Seapower as Strategy: Navies and National Interests
A noted defense analyst and naval weapons expert lays out the roles of navies and naval strategy in the twenty-first century. Drawing upon historical examples, Norman Friedman first explains how and why naval strategy differs from other kinds of military strategy and then provides a sense of the special flavor of a maritime or naval approach to national security problems. The various uses of navies are described and illustrated by extended case studies covering the last quarter-millennium. Friedman presents these observations in the context of U.S. post-Cold War security concerns and concepts. He explains how and why the United States currently espouses a maritime strategy and argues that navies are likely to regain a dominant position due to changes both in their own technology and in air and ground forces. He urges countries with the appropriate geographical and economic advantages, namely the United States, the United Kingdom, Japan, and Australia, to use their inherent maritime leverage.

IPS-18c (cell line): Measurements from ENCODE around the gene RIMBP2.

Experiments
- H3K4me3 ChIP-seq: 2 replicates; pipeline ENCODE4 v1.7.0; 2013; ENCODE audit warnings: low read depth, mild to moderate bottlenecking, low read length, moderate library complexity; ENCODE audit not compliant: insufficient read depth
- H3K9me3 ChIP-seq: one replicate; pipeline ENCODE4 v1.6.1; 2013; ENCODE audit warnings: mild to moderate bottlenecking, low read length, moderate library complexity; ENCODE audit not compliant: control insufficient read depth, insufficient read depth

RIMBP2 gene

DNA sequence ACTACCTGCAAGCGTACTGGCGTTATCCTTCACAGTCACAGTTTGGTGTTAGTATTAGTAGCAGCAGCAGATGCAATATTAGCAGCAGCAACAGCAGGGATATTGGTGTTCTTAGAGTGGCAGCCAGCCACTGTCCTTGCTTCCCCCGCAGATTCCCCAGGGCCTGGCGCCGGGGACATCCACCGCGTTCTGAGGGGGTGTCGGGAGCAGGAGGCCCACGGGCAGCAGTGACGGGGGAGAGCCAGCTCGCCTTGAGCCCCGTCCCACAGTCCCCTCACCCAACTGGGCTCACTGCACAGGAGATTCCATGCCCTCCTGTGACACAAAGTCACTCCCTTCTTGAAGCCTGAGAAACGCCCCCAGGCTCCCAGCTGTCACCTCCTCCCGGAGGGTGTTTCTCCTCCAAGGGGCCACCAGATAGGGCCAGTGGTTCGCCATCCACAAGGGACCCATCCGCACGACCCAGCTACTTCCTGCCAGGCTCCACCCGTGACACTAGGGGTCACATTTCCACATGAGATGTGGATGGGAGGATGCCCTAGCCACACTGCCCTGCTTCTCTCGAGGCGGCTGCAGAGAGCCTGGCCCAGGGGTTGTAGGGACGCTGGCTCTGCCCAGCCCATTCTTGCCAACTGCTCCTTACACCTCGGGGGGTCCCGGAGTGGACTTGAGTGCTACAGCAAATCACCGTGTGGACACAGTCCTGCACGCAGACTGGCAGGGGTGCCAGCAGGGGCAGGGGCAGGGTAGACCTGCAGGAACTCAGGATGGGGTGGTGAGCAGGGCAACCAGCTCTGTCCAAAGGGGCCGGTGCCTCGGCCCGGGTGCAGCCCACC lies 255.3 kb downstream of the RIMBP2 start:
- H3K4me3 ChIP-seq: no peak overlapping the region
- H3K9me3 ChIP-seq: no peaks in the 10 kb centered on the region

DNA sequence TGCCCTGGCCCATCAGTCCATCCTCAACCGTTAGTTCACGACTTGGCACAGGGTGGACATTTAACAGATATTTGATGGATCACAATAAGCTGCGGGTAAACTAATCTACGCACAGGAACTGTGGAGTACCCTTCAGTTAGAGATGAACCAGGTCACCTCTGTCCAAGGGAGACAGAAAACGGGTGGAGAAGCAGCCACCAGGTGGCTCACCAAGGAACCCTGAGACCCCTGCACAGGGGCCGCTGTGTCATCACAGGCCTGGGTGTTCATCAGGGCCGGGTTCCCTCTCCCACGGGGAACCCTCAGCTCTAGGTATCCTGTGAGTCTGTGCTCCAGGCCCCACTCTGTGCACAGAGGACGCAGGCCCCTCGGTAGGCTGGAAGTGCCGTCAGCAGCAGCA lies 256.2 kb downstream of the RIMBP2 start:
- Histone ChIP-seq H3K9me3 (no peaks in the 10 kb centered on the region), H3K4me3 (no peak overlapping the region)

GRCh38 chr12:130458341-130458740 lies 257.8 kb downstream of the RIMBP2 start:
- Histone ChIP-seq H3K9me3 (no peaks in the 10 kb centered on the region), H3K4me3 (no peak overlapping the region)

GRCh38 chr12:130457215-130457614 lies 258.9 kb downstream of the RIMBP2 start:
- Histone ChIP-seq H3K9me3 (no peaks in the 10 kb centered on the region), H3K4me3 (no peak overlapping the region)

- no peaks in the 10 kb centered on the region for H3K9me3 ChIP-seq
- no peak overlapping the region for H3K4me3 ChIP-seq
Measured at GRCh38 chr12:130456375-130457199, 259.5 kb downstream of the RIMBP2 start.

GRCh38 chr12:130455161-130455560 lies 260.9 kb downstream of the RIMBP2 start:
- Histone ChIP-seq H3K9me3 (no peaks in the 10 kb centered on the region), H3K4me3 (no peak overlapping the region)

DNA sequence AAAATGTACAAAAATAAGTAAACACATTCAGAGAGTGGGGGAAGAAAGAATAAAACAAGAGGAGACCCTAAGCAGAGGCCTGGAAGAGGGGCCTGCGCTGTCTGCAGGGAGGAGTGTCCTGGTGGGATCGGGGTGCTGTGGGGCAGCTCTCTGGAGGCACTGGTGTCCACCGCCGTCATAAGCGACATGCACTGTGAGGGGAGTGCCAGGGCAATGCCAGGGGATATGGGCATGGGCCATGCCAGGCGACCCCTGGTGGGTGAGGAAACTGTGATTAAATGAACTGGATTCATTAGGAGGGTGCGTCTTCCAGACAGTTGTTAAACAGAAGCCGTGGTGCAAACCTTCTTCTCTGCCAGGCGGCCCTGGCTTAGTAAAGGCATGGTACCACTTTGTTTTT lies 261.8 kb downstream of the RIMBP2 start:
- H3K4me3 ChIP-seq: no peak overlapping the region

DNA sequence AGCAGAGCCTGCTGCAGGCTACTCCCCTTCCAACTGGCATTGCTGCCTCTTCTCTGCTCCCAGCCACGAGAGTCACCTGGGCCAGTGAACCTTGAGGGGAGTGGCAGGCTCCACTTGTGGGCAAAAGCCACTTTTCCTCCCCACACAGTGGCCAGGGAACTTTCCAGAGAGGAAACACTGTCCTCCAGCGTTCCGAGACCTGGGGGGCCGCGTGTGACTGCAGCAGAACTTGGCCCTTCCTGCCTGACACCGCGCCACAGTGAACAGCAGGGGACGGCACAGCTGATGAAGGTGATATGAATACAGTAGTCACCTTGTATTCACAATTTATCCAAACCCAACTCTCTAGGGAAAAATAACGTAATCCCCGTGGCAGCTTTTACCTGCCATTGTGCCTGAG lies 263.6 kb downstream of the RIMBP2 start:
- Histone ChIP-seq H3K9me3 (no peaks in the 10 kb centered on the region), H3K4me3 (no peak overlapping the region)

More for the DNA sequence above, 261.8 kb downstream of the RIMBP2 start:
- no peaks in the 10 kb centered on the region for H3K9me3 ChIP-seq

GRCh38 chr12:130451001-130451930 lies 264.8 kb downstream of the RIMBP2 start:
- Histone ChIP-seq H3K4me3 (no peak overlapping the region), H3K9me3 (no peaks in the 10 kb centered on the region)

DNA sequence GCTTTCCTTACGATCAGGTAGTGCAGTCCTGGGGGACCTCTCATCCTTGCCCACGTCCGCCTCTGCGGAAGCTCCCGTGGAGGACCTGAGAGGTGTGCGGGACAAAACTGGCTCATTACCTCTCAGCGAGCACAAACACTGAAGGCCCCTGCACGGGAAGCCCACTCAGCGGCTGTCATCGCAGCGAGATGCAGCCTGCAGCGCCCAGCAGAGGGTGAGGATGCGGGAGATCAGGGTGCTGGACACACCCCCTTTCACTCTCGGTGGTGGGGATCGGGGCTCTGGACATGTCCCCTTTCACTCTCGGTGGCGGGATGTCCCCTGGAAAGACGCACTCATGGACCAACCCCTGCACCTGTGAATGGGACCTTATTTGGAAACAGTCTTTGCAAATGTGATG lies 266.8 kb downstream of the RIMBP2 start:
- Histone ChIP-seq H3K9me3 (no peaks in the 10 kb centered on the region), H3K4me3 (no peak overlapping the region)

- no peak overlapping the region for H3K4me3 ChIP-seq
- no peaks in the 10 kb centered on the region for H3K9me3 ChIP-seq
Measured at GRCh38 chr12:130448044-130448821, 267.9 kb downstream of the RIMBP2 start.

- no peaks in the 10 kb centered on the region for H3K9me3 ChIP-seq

Rare among books on naval strategy, this work combines an examination of the vital role of coalition partners, especially those with significant ground forces, with a comprehensive survey of relevant technology and the way that strategy can be reflected in the design of an evolving fleet. The author is known for his ability to explain modern technology to lay audiences, and his book is suitable for all those interested in public policy questions as well as national security professionals and students of strategy. The book's publication at a time of potential change in U.S. national strategy only reinforces its value as a document worthy of study.
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The Flavor of Seapower
The Geopolitics of Seapower
Using Naval Forces
The Rise and Fall of Mass Forces
Seapower versus Land Power
Britain and World War I
World War II as a Maritime Campaign
The Cold War as a Maritime War
Seapower in Continental Warfare